19 June 2015
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VideoRange: a new programmatic online video platform from MTGx

This week’s egtabite features VideoRange, the programmatic trading platform for online video inventory launched by MTGx in April 2015.

VideoRange – one of the first services of its kind to be implemented in Europe – allows automated buying of video inventory on MTG’s advertising-supported VOD services in Sweden, Norway and Denmark, and it will be extended to the broadcaster’s A-VOD services in the Baltic countries, Bulgaria and the Czech Republic. 15% of all online video adspend is expected to be programmatic in 2015, and this is forecast to reach 36% in MTG’s European A-VOD markets in 2020.

LiveRail’s Supply Side Platform (SSP) is the technology driving the platform, and MTG will implement a market leading Data Management Platform (DMP) later in 2015 that will allow the broadcaster’s first-party data to be leveraged and both generic and custom-built audience segments to be created.

The following interview with Alexander Bastin, Head of Digital Trading at MTGx, is part of a wider conversation that can be found in egta’s recently published report on automated and programmatic marketing. Please contact the egta team for details on how to order copies of this book.

egta: As a publisher, what do you see as the key reasons for introducing a programmatic model?

Alexander Bastin (AB): Firstly, realising the value of the user data that the publisher owns. With all the traffic we have, on several different platforms and services, we have a lot of user data that we have until now not leveraged in a smart way, and I think many publishers are in the same situation. Realising and leveraging the value of this user data in order to increase advertiser value, and by that also CPM levels, is a clear upside in programmatic.

Secondly, inventory optimisation. Programmatic enables publishers to better optimise inventory and work smarter with yield management. When you do real-time sales through multiple sales models, you can more easily maximise the efficiency of the impressions you’re playing out. It’s about streamlining the inventory to get the most value out of every single potential impression.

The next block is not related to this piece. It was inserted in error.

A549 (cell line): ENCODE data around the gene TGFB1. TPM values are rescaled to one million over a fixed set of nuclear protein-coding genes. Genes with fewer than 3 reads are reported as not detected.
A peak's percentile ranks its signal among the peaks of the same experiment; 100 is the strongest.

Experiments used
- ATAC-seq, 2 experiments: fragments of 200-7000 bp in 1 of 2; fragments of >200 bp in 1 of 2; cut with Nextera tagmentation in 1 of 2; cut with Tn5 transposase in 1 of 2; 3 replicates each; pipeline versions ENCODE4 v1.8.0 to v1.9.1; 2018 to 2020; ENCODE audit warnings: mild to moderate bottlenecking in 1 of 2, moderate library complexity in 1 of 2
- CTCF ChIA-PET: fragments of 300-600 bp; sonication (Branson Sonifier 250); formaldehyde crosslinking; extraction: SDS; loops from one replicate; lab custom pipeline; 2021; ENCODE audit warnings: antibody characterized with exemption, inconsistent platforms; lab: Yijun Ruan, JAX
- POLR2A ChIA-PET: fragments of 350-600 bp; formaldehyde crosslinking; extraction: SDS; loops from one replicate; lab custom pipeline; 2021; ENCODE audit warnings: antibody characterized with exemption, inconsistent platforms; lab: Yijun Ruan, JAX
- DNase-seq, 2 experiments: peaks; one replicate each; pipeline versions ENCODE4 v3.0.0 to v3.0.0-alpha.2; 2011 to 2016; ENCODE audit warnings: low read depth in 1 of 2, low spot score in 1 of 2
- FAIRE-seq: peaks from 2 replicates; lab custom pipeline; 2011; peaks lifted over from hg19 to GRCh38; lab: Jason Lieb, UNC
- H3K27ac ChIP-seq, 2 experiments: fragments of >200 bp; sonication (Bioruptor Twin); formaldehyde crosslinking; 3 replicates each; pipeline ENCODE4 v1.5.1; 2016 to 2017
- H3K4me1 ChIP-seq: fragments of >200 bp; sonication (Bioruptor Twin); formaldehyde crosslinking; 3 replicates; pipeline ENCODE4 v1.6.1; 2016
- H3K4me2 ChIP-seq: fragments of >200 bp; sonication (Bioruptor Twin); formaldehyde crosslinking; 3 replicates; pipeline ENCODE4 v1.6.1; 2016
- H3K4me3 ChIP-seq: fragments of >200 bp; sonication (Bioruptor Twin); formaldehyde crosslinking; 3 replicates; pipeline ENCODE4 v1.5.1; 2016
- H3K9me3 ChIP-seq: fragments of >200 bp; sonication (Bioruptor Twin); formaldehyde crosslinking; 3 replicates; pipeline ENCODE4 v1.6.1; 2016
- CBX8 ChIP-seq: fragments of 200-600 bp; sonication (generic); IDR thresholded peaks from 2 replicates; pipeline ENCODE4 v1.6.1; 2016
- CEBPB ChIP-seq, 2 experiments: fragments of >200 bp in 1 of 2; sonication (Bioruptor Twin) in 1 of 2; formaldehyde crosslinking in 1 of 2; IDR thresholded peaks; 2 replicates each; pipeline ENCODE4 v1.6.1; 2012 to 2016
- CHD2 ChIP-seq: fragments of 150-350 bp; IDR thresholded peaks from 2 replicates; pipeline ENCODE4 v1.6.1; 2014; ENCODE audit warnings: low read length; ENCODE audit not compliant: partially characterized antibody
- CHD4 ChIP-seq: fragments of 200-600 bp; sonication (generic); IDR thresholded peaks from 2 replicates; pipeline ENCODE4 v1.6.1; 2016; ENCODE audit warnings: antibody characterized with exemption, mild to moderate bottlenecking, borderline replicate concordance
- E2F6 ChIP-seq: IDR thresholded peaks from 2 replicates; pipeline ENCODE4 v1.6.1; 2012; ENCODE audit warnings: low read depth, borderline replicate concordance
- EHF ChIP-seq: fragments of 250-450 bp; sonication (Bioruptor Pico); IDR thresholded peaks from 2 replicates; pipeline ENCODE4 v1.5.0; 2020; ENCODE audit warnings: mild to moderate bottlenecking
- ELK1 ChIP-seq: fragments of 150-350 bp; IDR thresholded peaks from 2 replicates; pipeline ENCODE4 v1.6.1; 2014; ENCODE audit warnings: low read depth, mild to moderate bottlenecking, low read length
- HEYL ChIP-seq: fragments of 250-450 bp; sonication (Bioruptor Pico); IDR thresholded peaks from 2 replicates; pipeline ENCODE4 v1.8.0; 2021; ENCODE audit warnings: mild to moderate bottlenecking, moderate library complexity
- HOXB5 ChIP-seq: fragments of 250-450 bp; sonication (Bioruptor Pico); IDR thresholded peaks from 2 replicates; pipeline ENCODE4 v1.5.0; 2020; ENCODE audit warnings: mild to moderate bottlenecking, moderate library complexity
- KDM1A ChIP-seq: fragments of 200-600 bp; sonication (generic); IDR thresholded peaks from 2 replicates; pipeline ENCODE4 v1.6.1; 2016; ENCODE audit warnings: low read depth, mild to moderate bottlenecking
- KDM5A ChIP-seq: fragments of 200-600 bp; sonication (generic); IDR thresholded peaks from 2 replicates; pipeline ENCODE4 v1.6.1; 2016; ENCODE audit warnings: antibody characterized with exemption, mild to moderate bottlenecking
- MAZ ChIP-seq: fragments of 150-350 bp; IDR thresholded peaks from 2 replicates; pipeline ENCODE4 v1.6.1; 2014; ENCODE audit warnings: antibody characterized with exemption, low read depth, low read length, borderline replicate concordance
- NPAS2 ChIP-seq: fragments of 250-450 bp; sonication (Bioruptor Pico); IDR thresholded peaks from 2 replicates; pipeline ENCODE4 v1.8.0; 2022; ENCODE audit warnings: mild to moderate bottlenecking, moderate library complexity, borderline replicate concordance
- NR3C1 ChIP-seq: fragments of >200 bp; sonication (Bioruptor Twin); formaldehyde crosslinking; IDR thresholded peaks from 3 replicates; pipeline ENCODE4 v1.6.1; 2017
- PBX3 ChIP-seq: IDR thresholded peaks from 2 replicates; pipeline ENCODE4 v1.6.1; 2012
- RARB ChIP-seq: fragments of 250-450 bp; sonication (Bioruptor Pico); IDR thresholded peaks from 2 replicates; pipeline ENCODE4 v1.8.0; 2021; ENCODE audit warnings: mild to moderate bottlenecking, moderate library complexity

Also, if nothing else it is simply about catering to demand. The market is developing and we experience a growing demand from the buy side for programmatic inventory, and we always want to deliver the best online video product to our clients, so this is something we want to be able to offer.

egta: What programmatic models will be employed within VideoRange?

AB: We are looking to enable both programmatic direct and invite-only auctions. We see that our clients still want to be able to buy guaranteed impressions, although now programmatically, but also want to complement that with the flexibility of an auction-based integration. The auction-based part is for me the core of programmatic; that can really exploit the upside of adding user data to the impressions.

egta: One of the arguments that we have heard from publishers is fear of declining CPMs and actual revenues. But I take it that you see a net benefit as a result of programmatic rather than a net deficit?

AB: Programmatic for me as a concept does not in any way imply eroding CPM levels. Rather, it is more about making our video inventory easier to buy, exposing it better to the market and maybe in the process also exposing it to more buyers than before. I think the fear of eroding CPM levels comes from the display side, where the market situation is completely different with supply being much greater than demand. The situation for premium online video is often quite the opposite, and so far we are actually seeing CPM levels being higher on the programmatic side. The challenge for us is to continuously show and prove our position as a premium video player, differentiating MTG from the non-premium inventory available in the market.

egta: What would you see as the main success factors for broadcasters looking to introduce programmatic trading?

AB: Having a sales strategy that incorporates programmatic sales, having the necessary skills and resources in place to streamline the workflow, and doing as much as you can yourself to cut out as many as possible of the increasing number of middlemen taking a “technology tax” in the value chain.

egta: Could you identify any potential pitfalls that should be avoided by broadcasters exploring programmatic selling?

AB: Keeping the premium differentiation and not viewing programmatic as a way to monetise remnant inventory at discounted rates is fundamental to not erode inventory value. All publishers should also avoid doing deals that enable an arbitrage model, where transparency in the value chain is interrupted somewhere between the publisher and the advertiser. If a publisher does a deal with a middleman rather than the endpoint advertiser, the publisher loses control of the actual end value of the inventory and thus also loses insight into for example what inventory has what value to what advertiser or vertical.

egta: Whilst you are not doing it right now, would you like to see programmatic come to linear TV, or do you believe that the existing model is better for that inventory?

AB: I would definitely want to see it on the linear side as well. Programmatic is at the core about automation and targeting, which increases impression efficiency for both the buy side and the sell side.


Target: TV
Background info

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